ECONOMY

Turk real interest rates set to follow inflation below 10 pct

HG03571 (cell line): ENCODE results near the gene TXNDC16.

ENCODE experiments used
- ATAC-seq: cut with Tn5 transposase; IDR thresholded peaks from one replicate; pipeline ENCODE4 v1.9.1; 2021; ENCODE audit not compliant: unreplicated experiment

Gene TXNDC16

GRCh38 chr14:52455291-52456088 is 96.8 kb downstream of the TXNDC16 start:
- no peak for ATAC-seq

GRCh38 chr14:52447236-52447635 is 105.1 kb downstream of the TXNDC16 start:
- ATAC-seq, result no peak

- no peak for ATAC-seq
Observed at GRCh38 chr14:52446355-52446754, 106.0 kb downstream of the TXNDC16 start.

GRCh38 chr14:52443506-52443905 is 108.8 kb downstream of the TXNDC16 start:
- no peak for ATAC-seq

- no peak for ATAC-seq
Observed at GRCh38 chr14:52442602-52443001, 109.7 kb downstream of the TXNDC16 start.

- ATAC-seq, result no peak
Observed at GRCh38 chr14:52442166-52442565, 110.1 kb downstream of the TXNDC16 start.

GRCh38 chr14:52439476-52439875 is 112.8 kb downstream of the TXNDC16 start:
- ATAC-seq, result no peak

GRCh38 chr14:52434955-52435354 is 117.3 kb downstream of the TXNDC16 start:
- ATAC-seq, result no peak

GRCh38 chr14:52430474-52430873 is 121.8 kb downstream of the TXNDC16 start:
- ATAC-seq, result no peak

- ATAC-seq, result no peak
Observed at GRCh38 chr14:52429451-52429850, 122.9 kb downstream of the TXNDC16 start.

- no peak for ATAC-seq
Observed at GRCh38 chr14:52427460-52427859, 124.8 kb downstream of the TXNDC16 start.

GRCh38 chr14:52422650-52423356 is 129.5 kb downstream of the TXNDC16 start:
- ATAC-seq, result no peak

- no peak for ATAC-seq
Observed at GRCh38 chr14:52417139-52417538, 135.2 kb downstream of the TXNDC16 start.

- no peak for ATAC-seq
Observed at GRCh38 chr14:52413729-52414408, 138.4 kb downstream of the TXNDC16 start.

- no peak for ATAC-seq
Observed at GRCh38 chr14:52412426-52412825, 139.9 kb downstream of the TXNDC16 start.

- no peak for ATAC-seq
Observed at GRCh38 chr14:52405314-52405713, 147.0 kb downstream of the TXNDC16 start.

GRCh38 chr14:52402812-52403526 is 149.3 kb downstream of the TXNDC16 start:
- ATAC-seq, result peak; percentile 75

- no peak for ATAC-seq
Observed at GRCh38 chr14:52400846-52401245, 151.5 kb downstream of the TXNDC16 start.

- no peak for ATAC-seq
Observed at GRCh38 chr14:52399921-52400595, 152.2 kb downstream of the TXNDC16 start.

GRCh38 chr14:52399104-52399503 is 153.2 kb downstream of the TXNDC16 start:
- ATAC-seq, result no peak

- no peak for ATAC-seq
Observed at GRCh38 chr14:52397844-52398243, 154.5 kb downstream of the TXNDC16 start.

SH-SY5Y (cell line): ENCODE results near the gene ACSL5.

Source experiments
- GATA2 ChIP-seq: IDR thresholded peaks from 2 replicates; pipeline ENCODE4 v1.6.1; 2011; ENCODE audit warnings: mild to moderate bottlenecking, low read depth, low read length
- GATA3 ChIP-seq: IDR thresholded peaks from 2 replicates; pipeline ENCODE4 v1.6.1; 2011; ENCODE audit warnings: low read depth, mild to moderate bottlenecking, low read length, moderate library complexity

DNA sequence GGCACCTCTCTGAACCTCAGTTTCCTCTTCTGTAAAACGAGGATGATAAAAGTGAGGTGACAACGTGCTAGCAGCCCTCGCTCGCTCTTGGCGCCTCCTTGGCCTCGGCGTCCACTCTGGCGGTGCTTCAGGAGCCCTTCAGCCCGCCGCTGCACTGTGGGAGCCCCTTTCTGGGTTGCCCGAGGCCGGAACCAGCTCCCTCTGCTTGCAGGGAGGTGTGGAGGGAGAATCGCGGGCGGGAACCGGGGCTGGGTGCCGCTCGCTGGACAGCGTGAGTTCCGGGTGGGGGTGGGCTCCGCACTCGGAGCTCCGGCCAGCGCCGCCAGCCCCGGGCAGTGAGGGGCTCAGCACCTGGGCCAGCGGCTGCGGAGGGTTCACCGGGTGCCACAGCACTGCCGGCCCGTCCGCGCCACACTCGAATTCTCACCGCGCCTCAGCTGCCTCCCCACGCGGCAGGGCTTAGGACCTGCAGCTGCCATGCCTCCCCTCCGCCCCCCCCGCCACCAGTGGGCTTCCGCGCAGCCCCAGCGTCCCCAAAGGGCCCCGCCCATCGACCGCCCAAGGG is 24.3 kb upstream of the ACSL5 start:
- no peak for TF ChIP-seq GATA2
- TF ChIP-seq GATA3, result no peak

ISTANBUL – Real Turkish interest rates are set to dip to single digits for the first time in 2005, marking a step toward Turkey’s aim of developing a mortgage system, a banking executive said. A solid recovery from financial crisis and growing stability, buttressed by expectations that Turkey will start entry talks with the European Union in 2005, have pushed chronically high interest rates down sharply in the last two years. Hayri Culhaci, assistant general manager at leading Turkish bank Akbank, forecast rates would fall to an average 17 percent by December, compared with 22 percent last month, 29 percent at end-2003 and 50 percent at end-2002. «This would mean single-digit real interest rates for the first time… We envisage that this year real interest rates will fall to 9 percent,» Culhaci told Reuters in an interview late on Wednesday. Real interest rates are those adjusted for inflation, which was at its lowest level in some 30 years last year in Turkey. The consumer price index rose by 9.32 percent in 2004 and the government targets 8 percent inflation this year. Real interest rates currently stand at around 11-12 percent, compared with a level of some 30 percent during a major financial crisis in 2001 which triggered a deep recession. Consumer credit provided by Turkey’s banking sector surged by 88 percent to 15,000 trillion lira ($11.12 billion) in 2004 as a result of the release of demand for consumer goods and notably for cars, which had been delayed by the crisis. «The rise in consumer credit will slow down this year, linked to a reining in of these sectors. We expect growth of 46 percent in consumer credit in 2005,» he said. Total credit provided by the sector increased 28 percent in 2004 to 113,000 trillion lira ($83.79 billion), while deposits rose 8 percent to 212,000 trillion lira ($157.2 billion). Mortgage system eyed Turkey aims to introduce a mortgage system in line with a lasting decline in interest rates, sharply increasing the significance of housing credit which is currently limited to short-term borrowing at high interest rates. «Housing credit will have a very important place in the future of the Turkish banking sector. Housing credit in Turkey is today less than 1 percent of national income,» Culhaci said. By comparison, the level is some 7 percent in new EU member Hungary. The obstacles to introducing a mortgage system are Turkish lira funding levels, the legal infrastructure and the high level of interest rates, he said. «The first two problems can be solved and there is work on these subjects but interest rates are still high. Rates have to fall to a nominal 10-12 percent so that the monthly rate does not exceed 1 percent,» he said. «The year 2005 may not be a big year of change for housing credit. It will be a year of preparation for housing credit in 2006. We will see a pickup in 2006 and beyond as interest rates fall,» he said. Akbank, the biggest Turkish bank by market value, aims to become a market leader in this sector, he said. Akbank has a 13 percent market share in the housing credit sector, 27 percent in the automotive sector and 17 percent in consumer credit. Shares in Akbank, part of the Sabanci «SAHOL. IS» industrial group, were unchanged at 7.7 new Turkish lira yesterday.